"I hope you heard Donald Trump in the debate, when he said he was smart not to pay any taxes," she told the crowd. "He is smart, and all of you who pay taxes are dumb. Everyone who pays taxes to keep our roads and bridges working is dumb. Everyone who pays taxes to support our world-class military is dumb. Everyone who pays taxes to support medical research and scientific research is dumb, dumb because Donald Trump doesn't plan to pay, he just plans to use all those things you pay for." So, Warren asked, "what kind of man does that? A selfish little sleazeball, a man who will never be president of the United States."

Warren then set her sights on Republican Sen. Richard Burr of North Carolina, who is seeking a third term. Trump "hasn't been hiding who he is," Warren said, and Burr is "like a puppy on a leash, sticking right there with Donald Trump. If Richard Burr is just going to be Donald Trump's lap dog, then let him go off and do that, but the people of North Carolina need a strong, independent voice to fight for the families of North Carolina, and that is Deborah Ross," the Democratic nominee. Trump has yet to respond, but it's easy to imagine him high up in Trump Tower muttering, "That nasty woman!" Catherine Garcia

October 25, 2016
Yuri Gripas/AFP/Getty Images

The Senate Leadership Fund, a super PAC with ties to Majority Leader Mitch McConnell (R-Ky.), is investing $25 million in six key races, with the fund's president saying they'll "go out guns blazing."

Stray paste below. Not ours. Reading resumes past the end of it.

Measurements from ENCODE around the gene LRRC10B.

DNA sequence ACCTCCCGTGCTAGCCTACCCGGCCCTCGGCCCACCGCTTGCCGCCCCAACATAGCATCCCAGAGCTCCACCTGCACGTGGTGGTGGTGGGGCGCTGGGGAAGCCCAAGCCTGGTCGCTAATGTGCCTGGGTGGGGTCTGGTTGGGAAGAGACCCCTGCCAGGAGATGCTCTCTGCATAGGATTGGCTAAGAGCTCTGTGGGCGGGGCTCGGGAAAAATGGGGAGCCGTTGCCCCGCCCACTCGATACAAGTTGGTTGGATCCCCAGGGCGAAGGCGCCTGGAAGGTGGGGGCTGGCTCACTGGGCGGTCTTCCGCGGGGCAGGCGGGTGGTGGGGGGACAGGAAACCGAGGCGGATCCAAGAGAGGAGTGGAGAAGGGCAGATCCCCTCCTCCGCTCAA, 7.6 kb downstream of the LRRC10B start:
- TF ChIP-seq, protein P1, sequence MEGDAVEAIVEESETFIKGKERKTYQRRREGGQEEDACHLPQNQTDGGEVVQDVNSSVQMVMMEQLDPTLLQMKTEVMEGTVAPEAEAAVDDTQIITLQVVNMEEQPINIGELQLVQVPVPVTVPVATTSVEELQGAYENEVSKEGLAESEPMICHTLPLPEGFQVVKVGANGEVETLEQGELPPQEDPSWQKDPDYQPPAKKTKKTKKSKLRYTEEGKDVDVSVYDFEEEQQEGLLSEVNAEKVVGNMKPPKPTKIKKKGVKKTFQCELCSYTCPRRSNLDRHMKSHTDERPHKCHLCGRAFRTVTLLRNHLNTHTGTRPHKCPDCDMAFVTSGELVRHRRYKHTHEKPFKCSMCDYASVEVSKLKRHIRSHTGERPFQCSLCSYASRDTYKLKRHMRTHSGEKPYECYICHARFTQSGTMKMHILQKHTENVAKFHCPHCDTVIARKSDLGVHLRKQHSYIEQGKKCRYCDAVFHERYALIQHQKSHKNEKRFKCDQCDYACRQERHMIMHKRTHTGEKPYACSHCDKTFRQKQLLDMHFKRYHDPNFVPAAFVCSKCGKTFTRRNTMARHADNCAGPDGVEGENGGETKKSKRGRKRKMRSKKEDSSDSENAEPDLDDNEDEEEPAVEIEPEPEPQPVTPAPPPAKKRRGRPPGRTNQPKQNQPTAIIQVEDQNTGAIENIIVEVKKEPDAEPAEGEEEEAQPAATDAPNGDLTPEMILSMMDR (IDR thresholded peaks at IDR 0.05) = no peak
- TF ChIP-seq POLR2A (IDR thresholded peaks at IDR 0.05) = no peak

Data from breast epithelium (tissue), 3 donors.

Steven Law told Politico Tuesday that Republicans won't have an easy time keeping their majority, and in many close races, Democrats are outspending GOP candidates by millions of dollars. "Democrats feel like the presidential race is in the bag for them and are looking for fresh game in the Senate," he said. The fund will send $7.5 million to Nevada, where Republican candidate Joe Heck recently announced he is no longer supporting Donald Trump. More than $5 million will be spent in Pennsylvania, $4 million in Indiana, $3 million in North Carolina, and $2 million in New Hampshire and Missouri. Most of the money will go to purchase commercials, which are very expensive this late in the campaign season. "This isn't a cheap date," Law said.

Karl Rove, a former adviser to George W. Bush, assisted the Senate Leadership Fund with its fundraising efforts. Law would not reveal the names of any donors to Politico, but did say they are aware "we're going to take casualties but we're going to go out guns blazing." Catherine Garcia

October 25, 2016
Eric Thayer/Getty Images

On Tuesday, Apple announced that annual sales fell to $216 billion in the 2016 fiscal year ending Sept. 30, the company's first annual sales decline since 2001, the year the iPod was introduced.

Apple had a record $234 billion in sales in 2015. The company's largest source of revenue is the iPhone, CNN Money reports, and only 45.5 million were sold in the September quarter, down from 48 million during the same time in 2015. Analysts say because the newest iPhone is very similar to the previous two models, customers are not clamoring to upgrade. The company says it is projecting it will have sales of $76 to $78 billion in the upcoming quarter, up from $74.8 billion last year. Catherine Garcia

October 25, 2016
Ezra Shaw/Getty Images